The Creative Nomad, Jonathan Martin
There is a thoughtful and analytical approach that comes with "designing-a-life". But design—like all creative medium—is still dependent on experimenting and trying new things. Jonathan is not afraid of experimentation. He's not boxed into thinking his calling in creativity has to look a certain prefixed way.
I. Walk into Jonathan Martin's apartment and the first thing you'll notice are the plants. There is lots of them. Plants in different shapes and sizes. Plants piled on tables, shelves, and on the floor. There are plants everywhere. They are organized, yet sporadic; and there is a lot of variety - like the creative life of Jonathan.
Jonathan has literally tried it all.
II. We ask him to elaborate on where this creative knack began:
"I had a very specific evolution of what I liked growing up - it was trains, and then planes, and then cars. Like literally, trains, planes, cars. Anything that had moving wheels I was obsessed with. But then it was cool seeing concept cars that didn’t exist yet and seeing all this technology and I was like, 'oh cool I have all these ideas in my head, I can just create my own'. So, for example, I would draw a car with minivan sliding doors but on the front so you could park in really tight spaces in a parking garage. [It] was lots of fun.”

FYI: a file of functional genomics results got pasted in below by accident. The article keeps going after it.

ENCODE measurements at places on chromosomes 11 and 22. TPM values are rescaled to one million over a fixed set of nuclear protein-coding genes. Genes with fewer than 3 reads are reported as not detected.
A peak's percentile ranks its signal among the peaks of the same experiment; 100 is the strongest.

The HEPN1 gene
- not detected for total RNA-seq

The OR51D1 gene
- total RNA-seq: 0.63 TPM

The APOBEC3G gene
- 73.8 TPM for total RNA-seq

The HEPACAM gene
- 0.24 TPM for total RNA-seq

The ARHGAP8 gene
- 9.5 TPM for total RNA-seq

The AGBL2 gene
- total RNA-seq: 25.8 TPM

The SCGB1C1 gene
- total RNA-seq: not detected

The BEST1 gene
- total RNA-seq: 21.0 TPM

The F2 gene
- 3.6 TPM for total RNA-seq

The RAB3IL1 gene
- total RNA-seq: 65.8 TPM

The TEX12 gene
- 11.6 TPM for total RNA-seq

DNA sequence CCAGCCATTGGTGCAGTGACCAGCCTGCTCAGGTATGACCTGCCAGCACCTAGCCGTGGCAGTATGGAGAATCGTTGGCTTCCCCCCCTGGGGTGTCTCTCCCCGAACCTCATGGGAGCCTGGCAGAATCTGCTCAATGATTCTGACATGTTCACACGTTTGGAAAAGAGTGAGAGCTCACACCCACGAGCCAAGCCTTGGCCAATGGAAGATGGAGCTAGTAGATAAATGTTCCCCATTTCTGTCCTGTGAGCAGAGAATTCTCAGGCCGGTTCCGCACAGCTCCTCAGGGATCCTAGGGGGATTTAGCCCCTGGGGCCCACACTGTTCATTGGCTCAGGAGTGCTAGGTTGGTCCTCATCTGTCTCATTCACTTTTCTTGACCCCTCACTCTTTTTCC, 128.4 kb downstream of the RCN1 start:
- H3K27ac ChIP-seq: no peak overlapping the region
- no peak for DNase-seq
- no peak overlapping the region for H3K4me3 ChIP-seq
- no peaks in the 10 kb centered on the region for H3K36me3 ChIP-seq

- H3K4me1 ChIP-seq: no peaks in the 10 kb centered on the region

"The thing I like about [design] is you're taking something very artsy and informational and you get to merge that with people, because it’s primarily a communication method. There’s talking with clients, and briefs, and I love working with start-ups because you’re basically just working with the creator and they’re obviously super passionate with what they do, and seeing them light up, that gets me excited. And I’m like oh my gosh you’re doing what you are made to do, and I get to help you with what I was made to do and together we can make your dream and vision come to fruition.”
Jonathan has a designer's mind. Creative, but analytical. Introspective, but focusing on the person (and user) in front of him. And he’s talented. At 22-years old his photography has been featured by The Los Angeles Times and Moment Lenses. He writes extensively - from articles about mental health, to album art, to curation.
What Jonathan Martin is doing here is unlike most artists. Let’s be honest, sometimes we’re a little dramatic. Not Jonathan. He's a designer. He's tinkering and thinking. He's analyzing with his mind on what calling might look like.
He continues, "I think my [calling] is visual, and - you know - graphic design is a great way to survive."